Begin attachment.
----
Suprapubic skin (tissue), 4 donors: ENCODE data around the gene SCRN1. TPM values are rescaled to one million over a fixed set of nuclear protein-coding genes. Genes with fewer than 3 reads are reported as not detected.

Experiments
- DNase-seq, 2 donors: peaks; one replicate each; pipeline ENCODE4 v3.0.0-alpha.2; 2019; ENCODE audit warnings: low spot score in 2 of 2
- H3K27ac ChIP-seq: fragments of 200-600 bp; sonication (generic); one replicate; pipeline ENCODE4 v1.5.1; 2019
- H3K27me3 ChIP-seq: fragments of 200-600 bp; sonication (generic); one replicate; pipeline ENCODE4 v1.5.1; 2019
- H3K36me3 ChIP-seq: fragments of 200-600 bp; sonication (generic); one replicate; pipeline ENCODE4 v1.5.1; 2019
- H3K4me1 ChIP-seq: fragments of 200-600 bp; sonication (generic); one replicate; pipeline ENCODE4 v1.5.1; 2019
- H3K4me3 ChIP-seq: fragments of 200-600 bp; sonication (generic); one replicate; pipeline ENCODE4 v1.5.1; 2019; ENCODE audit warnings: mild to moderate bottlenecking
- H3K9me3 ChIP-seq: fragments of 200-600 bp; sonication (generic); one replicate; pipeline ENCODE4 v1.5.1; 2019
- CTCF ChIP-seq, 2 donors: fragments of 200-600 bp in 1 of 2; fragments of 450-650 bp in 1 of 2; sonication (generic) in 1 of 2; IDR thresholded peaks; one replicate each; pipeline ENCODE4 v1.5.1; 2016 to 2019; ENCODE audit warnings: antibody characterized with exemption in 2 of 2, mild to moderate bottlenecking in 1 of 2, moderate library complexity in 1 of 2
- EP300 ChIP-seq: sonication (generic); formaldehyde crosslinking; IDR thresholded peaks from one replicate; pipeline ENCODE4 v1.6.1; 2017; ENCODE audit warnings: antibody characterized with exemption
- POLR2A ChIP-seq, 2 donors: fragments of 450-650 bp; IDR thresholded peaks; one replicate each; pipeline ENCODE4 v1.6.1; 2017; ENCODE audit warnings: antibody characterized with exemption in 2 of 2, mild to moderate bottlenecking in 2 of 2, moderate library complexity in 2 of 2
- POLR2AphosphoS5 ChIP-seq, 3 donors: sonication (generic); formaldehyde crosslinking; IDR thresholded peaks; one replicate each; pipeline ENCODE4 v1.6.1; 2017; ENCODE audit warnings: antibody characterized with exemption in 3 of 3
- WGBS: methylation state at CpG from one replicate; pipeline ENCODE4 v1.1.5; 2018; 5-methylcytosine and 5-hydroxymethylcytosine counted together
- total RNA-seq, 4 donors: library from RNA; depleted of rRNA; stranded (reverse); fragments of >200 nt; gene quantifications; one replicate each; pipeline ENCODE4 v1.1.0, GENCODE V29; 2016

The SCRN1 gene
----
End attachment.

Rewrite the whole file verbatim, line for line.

Suprapubic skin (tissue), 4 donors: ENCODE data around the gene SCRN1. TPM values are rescaled to one million over a fixed set of nuclear protein-coding genes. Genes with fewer than 3 reads are reported as not detected.

Experiments
- DNase-seq, 2 donors: peaks; one replicate each; pipeline ENCODE4 v3.0.0-alpha.2; 2019; ENCODE audit warnings: low spot score in 2 of 2
- H3K27ac ChIP-seq: fragments of 200-600 bp; sonication (generic); one replicate; pipeline ENCODE4 v1.5.1; 2019
- H3K27me3 ChIP-seq: fragments of 200-600 bp; sonication (generic); one replicate; pipeline ENCODE4 v1.5.1; 2019
- H3K36me3 ChIP-seq: fragments of 200-600 bp; sonication (generic); one replicate; pipeline ENCODE4 v1.5.1; 2019
- H3K4me1 ChIP-seq: fragments of 200-600 bp; sonication (generic); one replicate; pipeline ENCODE4 v1.5.1; 2019
- H3K4me3 ChIP-seq: fragments of 200-600 bp; sonication (generic); one replicate; pipeline ENCODE4 v1.5.1; 2019; ENCODE audit warnings: mild to moderate bottlenecking
- H3K9me3 ChIP-seq: fragments of 200-600 bp; sonication (generic); one replicate; pipeline ENCODE4 v1.5.1; 2019
- CTCF ChIP-seq, 2 donors: fragments of 200-600 bp in 1 of 2; fragments of 450-650 bp in 1 of 2; sonication (generic) in 1 of 2; IDR thresholded peaks; one replicate each; pipeline ENCODE4 v1.5.1; 2016 to 2019; ENCODE audit warnings: antibody characterized with exemption in 2 of 2, mild to moderate bottlenecking in 1 of 2, moderate library complexity in 1 of 2
- EP300 ChIP-seq: sonication (generic); formaldehyde crosslinking; IDR thresholded peaks from one replicate; pipeline ENCODE4 v1.6.1; 2017; ENCODE audit warnings: antibody characterized with exemption
- POLR2A ChIP-seq, 2 donors: fragments of 450-650 bp; IDR thresholded peaks; one replicate each; pipeline ENCODE4 v1.6.1; 2017; ENCODE audit warnings: antibody characterized with exemption in 2 of 2, mild to moderate bottlenecking in 2 of 2, moderate library complexity in 2 of 2
- POLR2AphosphoS5 ChIP-seq, 3 donors: sonication (generic); formaldehyde crosslinking; IDR thresholded peaks; one replicate each; pipeline ENCODE4 v1.6.1; 2017; ENCODE audit warnings: antibody characterized with exemption in 3 of 3
- WGBS: methylation state at CpG from one replicate; pipeline ENCODE4 v1.1.5; 2018; 5-methylcytosine and 5-hydroxymethylcytosine counted together
- total RNA-seq, 4 donors: library from RNA; depleted of rRNA; stranded (reverse); fragments of >200 nt; gene quantifications; one replicate each; pipeline ENCODE4 v1.1.0, GENCODE V29; 2016

The SCRN1 gene